(Photo: Atlantic Records)
Even without an album, Action Bronson has quickly become one of hip hop's biggest (no pun intended) up-and-coming stars.
The New York MC with the piercing voice is as imposing verbally as he is physically, and on his fifth mixtape, he continues to establish himself as more than just a cypher superstar, showing better songwriting ability than on some of his previous works.
Blue Chips 2 features different styles but is mostly a refreshing return to the '90s New York sound that birthed some of hip hop's biggest stars like Jay Z and Nas. Jazzy undertones, heavy keys and a small dose of funk helmed by producer Party Supplies gives the tape a darkness that captures the Big Apple's heartbeat like a photo of the skyline.
The mix starts out with "Jackson Travolta," a rock-tinged tale of drug-infused nights and paper-chasing. "Fast money 'til we die, peep the resume/Hang gliding to the boat, get the cheddar notes/Keep the shorty in the leather coat/ Muthaf---a better know," raps Bronson.
The boastful big man then got down with TDE's Ab-Soul for "Through the Eyes of a G," which basically chopped and screwed The Pharcyde's breakthrough hit "Passin' Me By" to create a solid, notably darker track.
And the bearded bruiser came with a little more action on "Contemporary Man," which fuses multiple '80s pop and adult contemporary classics, using the original artist to segue from one to the next. For his part, Bronson offered his signature shock value with rhymes like, "I'm a wild freak/Hit shorty where the child sleep/While her mother makes soup with the cow feet."
Though most of the beats were on the slower tip, "In the City," which featured a funk-driven hook by Jeff Woods, highlighted his ability to rock a more dynamic and uptempo track.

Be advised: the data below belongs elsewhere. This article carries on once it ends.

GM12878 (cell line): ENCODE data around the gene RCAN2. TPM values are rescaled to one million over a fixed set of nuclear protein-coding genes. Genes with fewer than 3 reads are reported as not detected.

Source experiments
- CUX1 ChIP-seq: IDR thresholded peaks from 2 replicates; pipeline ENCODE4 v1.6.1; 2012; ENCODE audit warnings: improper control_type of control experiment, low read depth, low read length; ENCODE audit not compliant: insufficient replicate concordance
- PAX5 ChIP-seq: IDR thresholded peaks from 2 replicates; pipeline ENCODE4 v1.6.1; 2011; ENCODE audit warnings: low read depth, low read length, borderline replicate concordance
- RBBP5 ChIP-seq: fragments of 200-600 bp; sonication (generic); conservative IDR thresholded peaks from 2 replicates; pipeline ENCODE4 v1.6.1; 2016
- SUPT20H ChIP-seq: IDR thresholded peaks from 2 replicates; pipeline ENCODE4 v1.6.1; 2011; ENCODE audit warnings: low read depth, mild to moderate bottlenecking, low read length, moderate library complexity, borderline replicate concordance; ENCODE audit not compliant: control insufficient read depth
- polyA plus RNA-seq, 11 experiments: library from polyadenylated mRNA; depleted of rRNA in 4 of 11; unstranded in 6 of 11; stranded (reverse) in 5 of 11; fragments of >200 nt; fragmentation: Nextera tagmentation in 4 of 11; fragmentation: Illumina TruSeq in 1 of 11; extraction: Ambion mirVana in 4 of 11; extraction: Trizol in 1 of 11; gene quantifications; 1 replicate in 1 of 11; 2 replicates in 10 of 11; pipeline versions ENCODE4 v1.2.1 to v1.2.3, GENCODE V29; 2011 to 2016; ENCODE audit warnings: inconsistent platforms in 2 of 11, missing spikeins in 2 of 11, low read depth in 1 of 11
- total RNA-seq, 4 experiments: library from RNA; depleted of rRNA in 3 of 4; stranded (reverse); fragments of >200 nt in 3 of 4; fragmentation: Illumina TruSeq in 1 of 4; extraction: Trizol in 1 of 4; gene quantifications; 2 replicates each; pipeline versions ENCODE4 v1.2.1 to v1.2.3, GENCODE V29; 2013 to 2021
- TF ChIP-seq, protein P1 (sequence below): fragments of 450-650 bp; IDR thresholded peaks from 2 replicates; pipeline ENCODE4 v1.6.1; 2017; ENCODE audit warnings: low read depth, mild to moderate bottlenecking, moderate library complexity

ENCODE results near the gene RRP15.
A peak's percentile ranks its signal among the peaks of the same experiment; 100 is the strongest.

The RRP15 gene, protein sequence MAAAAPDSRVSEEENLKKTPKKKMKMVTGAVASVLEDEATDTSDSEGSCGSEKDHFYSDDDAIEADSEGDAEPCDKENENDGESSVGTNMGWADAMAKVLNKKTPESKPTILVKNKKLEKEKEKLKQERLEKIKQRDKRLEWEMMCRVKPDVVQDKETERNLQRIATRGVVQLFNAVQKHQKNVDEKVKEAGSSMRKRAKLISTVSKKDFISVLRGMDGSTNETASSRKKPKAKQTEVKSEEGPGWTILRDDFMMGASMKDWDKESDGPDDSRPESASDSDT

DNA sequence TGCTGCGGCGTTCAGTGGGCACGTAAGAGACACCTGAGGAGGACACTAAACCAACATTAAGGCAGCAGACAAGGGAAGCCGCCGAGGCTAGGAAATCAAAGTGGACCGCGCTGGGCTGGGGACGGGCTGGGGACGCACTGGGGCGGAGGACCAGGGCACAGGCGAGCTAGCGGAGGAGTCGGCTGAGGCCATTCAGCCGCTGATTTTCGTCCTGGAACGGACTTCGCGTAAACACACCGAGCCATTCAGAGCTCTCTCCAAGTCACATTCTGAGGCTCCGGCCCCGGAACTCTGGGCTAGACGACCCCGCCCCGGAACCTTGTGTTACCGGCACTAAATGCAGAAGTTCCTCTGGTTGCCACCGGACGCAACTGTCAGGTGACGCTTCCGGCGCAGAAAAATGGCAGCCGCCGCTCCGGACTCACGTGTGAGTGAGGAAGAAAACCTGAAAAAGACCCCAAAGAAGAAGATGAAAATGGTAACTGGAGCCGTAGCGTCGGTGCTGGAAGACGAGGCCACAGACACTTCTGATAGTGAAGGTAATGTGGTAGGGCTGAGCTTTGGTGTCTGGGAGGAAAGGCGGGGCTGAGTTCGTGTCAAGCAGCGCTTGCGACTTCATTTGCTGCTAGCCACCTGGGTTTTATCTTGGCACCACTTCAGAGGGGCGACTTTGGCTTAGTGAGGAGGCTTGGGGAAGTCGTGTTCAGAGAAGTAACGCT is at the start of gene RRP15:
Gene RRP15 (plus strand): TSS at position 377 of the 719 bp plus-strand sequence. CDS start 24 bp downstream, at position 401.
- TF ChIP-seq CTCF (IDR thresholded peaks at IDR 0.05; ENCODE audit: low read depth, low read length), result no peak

Mac Miller, who recently dropped a mixtape of his own, came through on "Twin Peugots," a flossed out ode to the material rewards that come with murdering ink. Bronson channeled his inner Jadakiss with vivid descriptions like "The 540i, the color salmon" and "Brown vest made of suede on my torso."
One of the mixtape's other standouts, "Man the Mirror," features similar braggadocio with rhymes like, "The b-----s they think I'm attractive, that means I'm sexually active/Hang out with actors and chefs, Gray beamer swing the left/BBS's flip out the roof, land in the split, handle my s--t/Straight from Flushing Queens where them hammers get gripped/A fiend'll suck ya d--k for a gram of the sniff" rapped over a beat that favors Jay Z's "Politics as Usual."
Blue Chips 2 wound down on a high note with songs like "Amadu Diablo" and "Rolling Thunder" — both of which used soulful samples to add just the right contrast to Bronson's verbal ferocity — despite "It's Me," which was backed by a strong, island-tinged xylophone and subtle horns and the overtly basic "I Adore You," the tape's only real misses.
As a whole, Blue Chips 2 was consistent, but Bronson didn't step too far outside of his comfort zone. Instead, it's a perfect tease to get the fans ready for Bronson's Vice Records full-length debut.